Registrant Organization: Turner Broadcasting System, Inc.
Registrant Street: One CNN Center
Registrant City: Atlanta
Registrant State/Province: GA
Registrant Postal Code: 30303
Registrant Country: US
Registrant Phone: +1.4048275000
Registrant Phone Ext:
Registrant Fax: +1.4048271995
Registrant Fax Ext:
Registrant Email: tmgroup@turner.com
Registry Admin ID:
Admin Name: Domain Name Manager
Admin Organization: Turner Broadcasting System, Inc.
Admin Street: One CNN Center
Admin City: Atlanta
Admin State/Province: GA
Admin Postal Code: 30303
Admin Country: US
Admin Phone: +1.4048275000
Admin Phone Ext:
Admin Fax: +1.4048271995
Admin Fax Ext:
Admin Email: tmgroup@turner.com
Registry Tech ID:
Tech Name: TBS Server Operations
Tech Organization: Turner Broadcasting System, Inc.
Tech Street: One CNN Center
Tech City: Atlanta
Tech State/Province: GA
Tech Postal Code: 30303
Tech Country: US
Tech Phone: +1.4048275000
Tech Phone Ext:
Tech Fax: +1.4048271593
Tech Fax Ext:
Tech Email: hostmaster@turner.com
Name Server: ns-576.awsdns-08.net
Name Server: ns-1086.awsdns-07.org
Name Server: ns-47.awsdns-05.com
Name Server: ns-1630.awsdns-11.co.uk
DNSSEC: unsigned

This gives us more or less the same information as the summary, with extra sections about the registrant and their contact details for administrative and technical purposes.

The registrant name is given as “Domain Name Manager.” Sometimes, for a fee, companies choose to let their registrar register the domain on their behalf under a generic name the registrar maintains for this purpose. That appears to be the case here. However, as the address of the registrant is “1 CCN Center,” it’s obvious who the registrant is.

Using whois with an IP Address

Using whois with an IP address is just as simple as using it with a domain name. Just specify an IP address after whois, like so:

whois 205.251.242.103

whois 205.251.242.103 in a terminal window.

This is the output returned by whois:

NetRange: 205.251.192.0 - 205.251.255.255
CIDR: 205.251.192.0/18
NetName: AMAZON-05
NetHandle: NET-205-251-192-0-1
Parent: NET205 (NET-205-0-0-0-0)
NetType: Direct Allocation
OriginAS: AS16509, AS39111, AS7224
Organization: Amazon.com, Inc. (AMAZON-4)
RegDate: 2010-08-27
Updated: 2015-09-24
Ref: https://rdap.arin.net/registry/ip/205.251.192.0

OrgName: Amazon.com, Inc.
OrgId: AMAZON-4
Address: 1918 8th Ave
City: SEATTLE
StateProv: WA
PostalCode: 98101-1244
Country: US
RegDate: 1995-01-23
Updated: 2020-03-31
Ref: https://rdap.arin.net/registry/entity/AMAZON-4

OrgAbuseHandle: AEA8-ARIN
OrgAbuseName: Amazon EC2 Abuse
OrgAbusePhone: +1-206-266-4064 
OrgAbuseEmail: abuse@amazonaws.com
OrgAbuseRef: https://rdap.arin.net/registry/entity/AEA8-ARIN

OrgNOCHandle: AANO1-ARIN
OrgNOCName: Amazon AWS Network Operations
OrgNOCPhone: +1-206-266-4064 
OrgNOCEmail: amzn-noc-contact@amazon.com
OrgNOCRef: https://rdap.arin.net/registry/entity/AANO1-ARIN

OrgRoutingHandle: ADR29-ARIN
OrgRoutingName: AWS Dogfish Routing
OrgRoutingPhone: +1-206-266-4064 
OrgRoutingEmail: aws-dogfish-routing-poc@amazon.com
OrgRoutingRef: https://rdap.arin.net/registry/entity/ADR29-ARIN

OrgRoutingHandle: IPROU3-ARIN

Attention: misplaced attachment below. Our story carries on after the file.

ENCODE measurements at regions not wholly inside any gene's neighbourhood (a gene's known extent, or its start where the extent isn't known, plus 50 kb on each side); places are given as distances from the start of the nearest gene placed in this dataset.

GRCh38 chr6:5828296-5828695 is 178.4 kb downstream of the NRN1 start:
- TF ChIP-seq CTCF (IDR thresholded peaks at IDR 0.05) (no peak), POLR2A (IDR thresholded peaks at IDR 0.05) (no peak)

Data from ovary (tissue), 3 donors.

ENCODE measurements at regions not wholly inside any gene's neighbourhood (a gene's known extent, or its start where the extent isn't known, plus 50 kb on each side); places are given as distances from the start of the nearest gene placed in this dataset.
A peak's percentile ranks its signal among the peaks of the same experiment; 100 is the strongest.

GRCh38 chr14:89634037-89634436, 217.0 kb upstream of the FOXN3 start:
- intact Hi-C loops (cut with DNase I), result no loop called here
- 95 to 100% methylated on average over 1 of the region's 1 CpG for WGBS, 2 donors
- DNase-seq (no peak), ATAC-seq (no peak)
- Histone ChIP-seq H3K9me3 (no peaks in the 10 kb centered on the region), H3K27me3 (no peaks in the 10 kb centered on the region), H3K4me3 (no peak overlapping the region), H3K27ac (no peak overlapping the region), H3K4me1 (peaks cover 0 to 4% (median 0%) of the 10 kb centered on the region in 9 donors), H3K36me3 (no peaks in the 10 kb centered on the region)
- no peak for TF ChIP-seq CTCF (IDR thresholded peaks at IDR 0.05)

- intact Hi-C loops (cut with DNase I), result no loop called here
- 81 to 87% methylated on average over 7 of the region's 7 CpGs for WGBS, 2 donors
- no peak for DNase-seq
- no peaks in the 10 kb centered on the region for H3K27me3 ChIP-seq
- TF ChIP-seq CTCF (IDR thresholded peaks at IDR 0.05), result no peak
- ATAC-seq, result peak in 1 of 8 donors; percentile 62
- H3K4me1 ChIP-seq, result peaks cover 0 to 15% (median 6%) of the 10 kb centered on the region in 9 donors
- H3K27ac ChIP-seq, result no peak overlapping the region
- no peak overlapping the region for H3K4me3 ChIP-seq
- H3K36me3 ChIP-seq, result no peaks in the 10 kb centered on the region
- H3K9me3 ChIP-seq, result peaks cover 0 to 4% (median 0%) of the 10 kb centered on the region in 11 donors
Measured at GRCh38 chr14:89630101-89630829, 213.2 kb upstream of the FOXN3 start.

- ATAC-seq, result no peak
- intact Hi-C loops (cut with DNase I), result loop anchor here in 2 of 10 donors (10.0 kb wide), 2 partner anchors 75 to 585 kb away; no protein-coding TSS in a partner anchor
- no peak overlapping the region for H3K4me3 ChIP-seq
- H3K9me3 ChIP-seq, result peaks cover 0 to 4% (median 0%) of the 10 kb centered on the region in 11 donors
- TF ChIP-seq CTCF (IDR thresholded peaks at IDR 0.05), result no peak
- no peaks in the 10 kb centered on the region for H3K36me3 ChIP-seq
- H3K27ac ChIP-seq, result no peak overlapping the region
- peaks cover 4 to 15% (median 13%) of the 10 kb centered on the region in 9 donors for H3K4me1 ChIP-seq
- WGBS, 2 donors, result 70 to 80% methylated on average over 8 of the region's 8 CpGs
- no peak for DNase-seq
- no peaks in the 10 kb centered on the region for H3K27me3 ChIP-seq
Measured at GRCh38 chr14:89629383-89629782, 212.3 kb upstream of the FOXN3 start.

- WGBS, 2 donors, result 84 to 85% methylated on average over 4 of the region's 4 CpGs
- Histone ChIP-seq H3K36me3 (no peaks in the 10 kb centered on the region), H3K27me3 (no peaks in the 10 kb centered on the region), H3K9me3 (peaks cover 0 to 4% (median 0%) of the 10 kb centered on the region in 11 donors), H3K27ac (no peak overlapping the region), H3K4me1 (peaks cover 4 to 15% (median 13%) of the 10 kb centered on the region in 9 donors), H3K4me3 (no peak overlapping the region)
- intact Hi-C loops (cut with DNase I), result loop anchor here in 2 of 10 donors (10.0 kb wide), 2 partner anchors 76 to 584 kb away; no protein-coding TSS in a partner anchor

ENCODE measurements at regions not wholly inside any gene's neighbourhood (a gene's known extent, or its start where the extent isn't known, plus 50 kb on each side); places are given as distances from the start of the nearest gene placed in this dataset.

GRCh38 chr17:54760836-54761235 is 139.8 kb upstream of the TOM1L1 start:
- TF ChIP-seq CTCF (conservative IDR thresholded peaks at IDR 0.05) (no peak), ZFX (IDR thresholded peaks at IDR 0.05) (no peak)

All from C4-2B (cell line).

OrgRoutingName: IP Routing
OrgRoutingPhone: +1-206-266-4064 
OrgRoutingEmail: aws-routing-poc@amazon.com
OrgRoutingRef: https://rdap.arin.net/registry/entity/IPROU3-ARIN

OrgTechHandle: ANO24-ARIN
OrgTechName: Amazon EC2 Network Operations
OrgTechPhone: +1-206-266-4064 
OrgTechEmail: amzn-noc-contact@amazon.com
OrgTechRef: https://rdap.arin.net/registry/entity/ANO24-ARIN

RTechHandle: ROLEA19-ARIN
RTechName: Role Account
RTechPhone: +1-206-266-4064 
RTechEmail: ipmanagement@amazon.com
RTechRef: https://rdap.arin.net/registry/entity/ROLEA19-ARIN

RAbuseHandle: ROLEA19-ARIN
RAbuseName: Role Account
RAbusePhone: +1-206-266-4064 
RAbuseEmail: ipmanagement@amazon.com
RAbuseRef: https://rdap.arin.net/registry/entity/ROLEA19-ARIN

RNOCHandle: ROLEA19-ARIN
RNOCName: Role Account
RNOCPhone: +1-206-266-4064 
RNOCEmail: ipmanagement@amazon.com
RNOCRef: https://rdap.arin.net/registry/entity/ROLEA19-ARIN

The first section contains information regarding the organization that owns the IP address we searched for (in this case, one of many owned by Amazon). We’re also given some identifiers used to identify Amazon.com, Inc. internally by the registry.

The second section contains the address and name of the registrant, Amazon.com, Inc. The web address in the “Ref:” field contains this information in JavaScript Object Notation (JSON) format.

The other sections contain contact information that allows you to report issues regarding abuse, network operation, traffic routing, and so on.

Using whois in a Script

To use whois in a script, let’s assume we have a set of domains for which we need to check the expiration dates. We can accomplish this with a small shell script.

Type this into an editor, and save it as “get-expiry.sh”:

#!/bin/bash

DOMAIN_LIST="howtogeek.com reviewgeek.com lifesavvy.com cloudsavvyit.com"

echo "Expiration dates:"

for domain in $DOMAIN_LIST
do
  echo -n "$domain :: "
  whois $domain | grep 'Expiration' | awk '{print $5}'
done

Set the script to have executable permissions by using the chmod command, as shown below:

chmod +x get-expiry.sh

chmod +x get-expiry.sh in a terminal window.

Run the script by calling it by name:

./get-expiry.sh

./get-expiry.sh in a terminal window.

The expiration date for each domain is extracted from the response from whois by using grep to find lines that contain the string “Expiration,” and using awk to print the fifth item from that line.

RELATED: How to Use the awk Command on Linux

Convenience and Automation

Yes, you can also perform whois lookups online. However, having the whois command available in the terminal window and scripts offers convenience, flexibility, and gives you the option to automate some of your workload.

Dave McKay Dave McKay
Dave McKay first used computers when punched paper tape was in vogue, and he has been programming ever since. After over 30 years in the IT industry, he is now a full-time technology journalist. During his career, he has worked as a freelance programmer, manager of an international software development team, an IT services project manager, and, most recently, as a Data Protection Officer. Dave is a Linux evangelist and open source advocate.